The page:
Zimbabwean President Robert Mugabe went to Singapore for a medical check-up last week, a local privately-owned newspaper reported on Sunday, saying it was the seventh such visit this year by the 87-year-old who denied he was suffering from cancer.
Mugabe’s officials were unavailable for immediate comment but the weekly Standard newspaper quoted Information and Publicity Minister Webster Shamu as saying Mugabe — in power since independence from Britain in 1980 — was in Singapore for a review of eye cataract surgery he had earlier this year.
“He went for a review following an eye operation he had earlier on. He will be back tomorrow [Sunday],” the newspaper quoted him as saying, without giving details.
In an interview with Reuters a year ago, Mugabe dismissed rumours of ill health, laughing off suggestions that he was dying of cancer and had recently suffered a stroke.
According to a United States diplomatic cable released by WikiLeaks, Mugabe has prostate cancer that has spread to other organs and was urged by his physician to step down in 2008.
In the cable dated June 2008 and written by James D McGee, the former US ambassador in Harare, Zimbabwe’s Central Bank Governor Gideon Gono was cited as saying the cancer could lead to Mugabe’s death in three to five years.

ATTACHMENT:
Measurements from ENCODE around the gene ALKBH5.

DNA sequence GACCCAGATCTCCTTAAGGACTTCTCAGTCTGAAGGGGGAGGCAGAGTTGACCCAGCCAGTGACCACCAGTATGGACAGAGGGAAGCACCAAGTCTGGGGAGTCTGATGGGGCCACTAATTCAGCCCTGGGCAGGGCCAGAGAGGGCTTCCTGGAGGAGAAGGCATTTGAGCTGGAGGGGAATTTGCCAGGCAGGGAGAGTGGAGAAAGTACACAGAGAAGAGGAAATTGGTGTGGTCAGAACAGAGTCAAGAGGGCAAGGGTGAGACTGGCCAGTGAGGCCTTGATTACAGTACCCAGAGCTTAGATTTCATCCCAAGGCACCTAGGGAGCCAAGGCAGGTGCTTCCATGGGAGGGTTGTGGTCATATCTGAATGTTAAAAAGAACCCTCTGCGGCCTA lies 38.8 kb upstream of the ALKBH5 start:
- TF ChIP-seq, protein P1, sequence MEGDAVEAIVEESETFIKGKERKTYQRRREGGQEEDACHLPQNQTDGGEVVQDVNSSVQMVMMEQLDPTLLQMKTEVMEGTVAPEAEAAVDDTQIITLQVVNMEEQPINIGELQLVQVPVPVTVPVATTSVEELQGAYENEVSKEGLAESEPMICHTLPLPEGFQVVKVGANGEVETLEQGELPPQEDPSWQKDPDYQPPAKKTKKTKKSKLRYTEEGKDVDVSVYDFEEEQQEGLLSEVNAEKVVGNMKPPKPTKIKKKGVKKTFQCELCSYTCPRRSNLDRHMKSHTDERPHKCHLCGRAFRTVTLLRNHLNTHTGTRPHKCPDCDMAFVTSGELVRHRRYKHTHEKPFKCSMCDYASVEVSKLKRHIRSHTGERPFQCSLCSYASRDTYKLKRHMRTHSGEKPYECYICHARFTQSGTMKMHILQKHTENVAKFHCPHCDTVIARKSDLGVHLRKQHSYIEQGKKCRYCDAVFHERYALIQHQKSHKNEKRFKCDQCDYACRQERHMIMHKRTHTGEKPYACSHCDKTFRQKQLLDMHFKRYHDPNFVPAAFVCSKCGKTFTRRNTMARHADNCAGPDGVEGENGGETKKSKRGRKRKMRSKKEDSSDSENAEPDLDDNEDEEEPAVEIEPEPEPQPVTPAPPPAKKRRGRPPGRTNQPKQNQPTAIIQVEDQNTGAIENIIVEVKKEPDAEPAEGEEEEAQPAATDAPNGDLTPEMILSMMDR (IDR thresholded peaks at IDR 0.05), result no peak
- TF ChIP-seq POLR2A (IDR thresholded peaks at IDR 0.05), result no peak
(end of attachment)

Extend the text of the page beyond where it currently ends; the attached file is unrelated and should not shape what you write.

“According to Gono, Mugabe’s doctor recommended he cut back on his activities,” the leaked cable said.
Gono has denied the WikiLeaks report.
Although there have been reports over the years that Mugabe’s health is failing, he and his officials have never confirmed that he has any serious ailment.
Mugabe, who was forced into a unity government with rival Prime Minister Morgan Tsvangirai after a disputed poll in 2008, is officially his Zanu-PF party’s presidential candidate for elections due by 2013.
Political analysts say Mugabe and his inner circle want an early election, fearing the veteran leader may not be able to cope with the demands of campaigning in two years’ time when he will be 89.
The analysts say there is also fierce infighting in his Zanu-PF party over his eventual successor.
Mugabe is Africa’s second-longest ruling leader, heading the country for 32 years in a rule marked by charges of genocide, national campaigns of brutality against his political opponents, electoral fraud and a racist pogrom to drive all the country’s 5 000 white farmers from their land.
Observers say his Zanu-PF party is facing unprecedented divisions caused by his health after he declared earlier this year that he intended to stand for another five-year term in elections expected within the next couple of years. His illness is regarded as an open secret with many top officials in his party insisting that he is incapable of running a campaign.
There are widespread fears that his death will result in an outbreak of violence within his party between the factions contending to succeed him. He has banned discussion of the issue of his succession. — Reuters, AFP, Sapa